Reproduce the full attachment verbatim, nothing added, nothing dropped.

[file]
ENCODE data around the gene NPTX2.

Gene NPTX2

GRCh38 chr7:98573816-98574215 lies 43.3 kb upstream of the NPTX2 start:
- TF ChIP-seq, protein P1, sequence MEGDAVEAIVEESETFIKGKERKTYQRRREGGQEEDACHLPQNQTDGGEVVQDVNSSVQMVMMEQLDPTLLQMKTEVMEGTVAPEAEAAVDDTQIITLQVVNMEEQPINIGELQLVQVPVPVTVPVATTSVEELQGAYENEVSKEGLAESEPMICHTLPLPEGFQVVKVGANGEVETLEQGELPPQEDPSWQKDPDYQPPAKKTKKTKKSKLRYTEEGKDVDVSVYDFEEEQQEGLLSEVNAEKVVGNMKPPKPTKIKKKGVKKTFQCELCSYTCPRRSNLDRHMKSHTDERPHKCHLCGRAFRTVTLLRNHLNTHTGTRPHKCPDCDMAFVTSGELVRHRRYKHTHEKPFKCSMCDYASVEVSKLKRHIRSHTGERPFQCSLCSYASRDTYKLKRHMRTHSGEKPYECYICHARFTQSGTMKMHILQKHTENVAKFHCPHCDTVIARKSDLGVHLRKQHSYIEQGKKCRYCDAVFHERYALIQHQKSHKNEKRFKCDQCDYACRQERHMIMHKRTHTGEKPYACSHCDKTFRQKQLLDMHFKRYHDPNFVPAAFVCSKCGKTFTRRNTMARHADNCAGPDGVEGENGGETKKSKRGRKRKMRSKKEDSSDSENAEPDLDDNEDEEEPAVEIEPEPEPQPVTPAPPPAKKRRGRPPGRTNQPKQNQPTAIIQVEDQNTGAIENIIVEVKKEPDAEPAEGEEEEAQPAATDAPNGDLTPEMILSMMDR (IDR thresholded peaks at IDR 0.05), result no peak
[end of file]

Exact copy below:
ENCODE data around the gene NPTX2.

Gene NPTX2

GRCh38 chr7:98573816-98574215 lies 43.3 kb upstream of the NPTX2 start:
- TF ChIP-seq, protein P1, sequence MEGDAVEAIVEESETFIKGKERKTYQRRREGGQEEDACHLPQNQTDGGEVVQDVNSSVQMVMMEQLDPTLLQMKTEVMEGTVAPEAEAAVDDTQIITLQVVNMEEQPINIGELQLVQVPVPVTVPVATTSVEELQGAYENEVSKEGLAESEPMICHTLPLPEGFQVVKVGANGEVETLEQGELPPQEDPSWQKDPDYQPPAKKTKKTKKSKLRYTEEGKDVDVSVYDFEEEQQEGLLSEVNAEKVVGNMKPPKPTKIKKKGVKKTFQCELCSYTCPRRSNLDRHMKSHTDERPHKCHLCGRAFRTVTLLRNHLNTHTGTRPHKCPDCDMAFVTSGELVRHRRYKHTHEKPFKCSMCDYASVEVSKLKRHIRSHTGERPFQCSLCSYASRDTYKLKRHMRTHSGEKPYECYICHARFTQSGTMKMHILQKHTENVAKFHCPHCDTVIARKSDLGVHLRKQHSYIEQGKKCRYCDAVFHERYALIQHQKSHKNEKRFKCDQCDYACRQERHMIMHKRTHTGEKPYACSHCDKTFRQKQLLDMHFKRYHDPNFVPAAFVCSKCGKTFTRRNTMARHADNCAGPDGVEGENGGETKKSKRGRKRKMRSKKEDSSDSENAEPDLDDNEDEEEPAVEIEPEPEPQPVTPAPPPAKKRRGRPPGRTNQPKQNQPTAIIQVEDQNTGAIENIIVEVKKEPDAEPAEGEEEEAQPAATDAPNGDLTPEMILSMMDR (IDR thresholded peaks at IDR 0.05), result no peak